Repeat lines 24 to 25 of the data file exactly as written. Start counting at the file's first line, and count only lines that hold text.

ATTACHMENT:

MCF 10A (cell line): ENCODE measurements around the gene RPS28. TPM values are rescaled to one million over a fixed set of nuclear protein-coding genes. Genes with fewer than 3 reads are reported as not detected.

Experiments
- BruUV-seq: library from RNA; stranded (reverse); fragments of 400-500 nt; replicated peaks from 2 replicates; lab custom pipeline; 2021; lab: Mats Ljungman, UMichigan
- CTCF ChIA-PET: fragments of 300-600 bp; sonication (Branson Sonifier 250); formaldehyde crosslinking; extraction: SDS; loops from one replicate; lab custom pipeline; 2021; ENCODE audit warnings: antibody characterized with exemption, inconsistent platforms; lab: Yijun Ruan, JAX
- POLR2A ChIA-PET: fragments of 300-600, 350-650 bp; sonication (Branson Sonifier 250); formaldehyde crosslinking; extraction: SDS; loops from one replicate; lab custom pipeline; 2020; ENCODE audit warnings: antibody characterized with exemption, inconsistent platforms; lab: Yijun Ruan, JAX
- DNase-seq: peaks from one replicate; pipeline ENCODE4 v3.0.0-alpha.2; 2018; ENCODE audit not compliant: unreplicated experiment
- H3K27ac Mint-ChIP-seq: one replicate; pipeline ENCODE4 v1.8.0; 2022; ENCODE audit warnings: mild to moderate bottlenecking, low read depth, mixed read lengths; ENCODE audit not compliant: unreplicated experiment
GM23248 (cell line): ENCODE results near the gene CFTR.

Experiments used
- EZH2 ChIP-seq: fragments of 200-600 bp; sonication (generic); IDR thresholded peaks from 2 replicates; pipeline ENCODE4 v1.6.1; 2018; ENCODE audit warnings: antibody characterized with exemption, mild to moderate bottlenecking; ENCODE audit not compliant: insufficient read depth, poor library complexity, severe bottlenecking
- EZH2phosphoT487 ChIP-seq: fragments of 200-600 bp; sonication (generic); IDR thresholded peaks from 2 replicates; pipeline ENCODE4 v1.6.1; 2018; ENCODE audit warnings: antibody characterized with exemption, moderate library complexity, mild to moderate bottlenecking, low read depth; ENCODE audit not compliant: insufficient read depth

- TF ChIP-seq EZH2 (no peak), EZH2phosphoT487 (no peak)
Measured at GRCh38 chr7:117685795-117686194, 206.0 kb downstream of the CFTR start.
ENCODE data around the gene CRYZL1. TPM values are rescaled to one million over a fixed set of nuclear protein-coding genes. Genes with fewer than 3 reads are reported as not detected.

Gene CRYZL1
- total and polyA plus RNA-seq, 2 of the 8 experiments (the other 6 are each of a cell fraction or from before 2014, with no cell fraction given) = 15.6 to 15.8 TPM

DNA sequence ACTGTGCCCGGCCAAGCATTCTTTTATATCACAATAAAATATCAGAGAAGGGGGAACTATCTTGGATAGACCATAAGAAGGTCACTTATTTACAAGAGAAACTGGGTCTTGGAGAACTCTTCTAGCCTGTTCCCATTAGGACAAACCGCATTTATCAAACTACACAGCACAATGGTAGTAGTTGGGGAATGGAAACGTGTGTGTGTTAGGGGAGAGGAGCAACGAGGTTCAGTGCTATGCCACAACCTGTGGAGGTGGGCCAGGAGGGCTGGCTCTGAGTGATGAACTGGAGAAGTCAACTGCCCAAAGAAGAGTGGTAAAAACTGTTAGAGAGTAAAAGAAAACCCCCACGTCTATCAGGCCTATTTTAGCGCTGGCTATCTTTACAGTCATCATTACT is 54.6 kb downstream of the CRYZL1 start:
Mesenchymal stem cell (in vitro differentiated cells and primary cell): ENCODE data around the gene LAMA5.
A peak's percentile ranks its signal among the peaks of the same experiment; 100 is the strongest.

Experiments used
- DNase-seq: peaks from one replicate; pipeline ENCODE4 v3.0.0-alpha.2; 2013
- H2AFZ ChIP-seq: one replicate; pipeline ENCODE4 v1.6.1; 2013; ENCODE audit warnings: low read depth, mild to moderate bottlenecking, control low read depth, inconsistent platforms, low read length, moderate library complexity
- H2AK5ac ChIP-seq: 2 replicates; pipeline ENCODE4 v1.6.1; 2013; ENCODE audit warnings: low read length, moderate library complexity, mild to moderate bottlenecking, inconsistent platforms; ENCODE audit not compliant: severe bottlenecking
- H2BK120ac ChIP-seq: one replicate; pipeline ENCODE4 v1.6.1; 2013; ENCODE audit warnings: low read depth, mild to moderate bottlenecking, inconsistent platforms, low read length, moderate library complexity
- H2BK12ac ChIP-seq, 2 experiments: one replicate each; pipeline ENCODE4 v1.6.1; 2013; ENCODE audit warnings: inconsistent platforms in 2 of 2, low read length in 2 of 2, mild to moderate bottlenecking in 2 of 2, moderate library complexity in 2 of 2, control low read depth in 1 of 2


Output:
- H2BK120ac ChIP-seq: one replicate; pipeline ENCODE4 v1.6.1; 2013; ENCODE audit warnings: low read depth, mild to moderate bottlenecking, inconsistent platforms, low read length, moderate library complexity
- H2BK12ac ChIP-seq, 2 experiments: one replicate each; pipeline ENCODE4 v1.6.1; 2013; ENCODE audit warnings: inconsistent platforms in 2 of 2, low read length in 2 of 2, mild to moderate bottlenecking in 2 of 2, moderate library complexity in 2 of 2, control low read depth in 1 of 2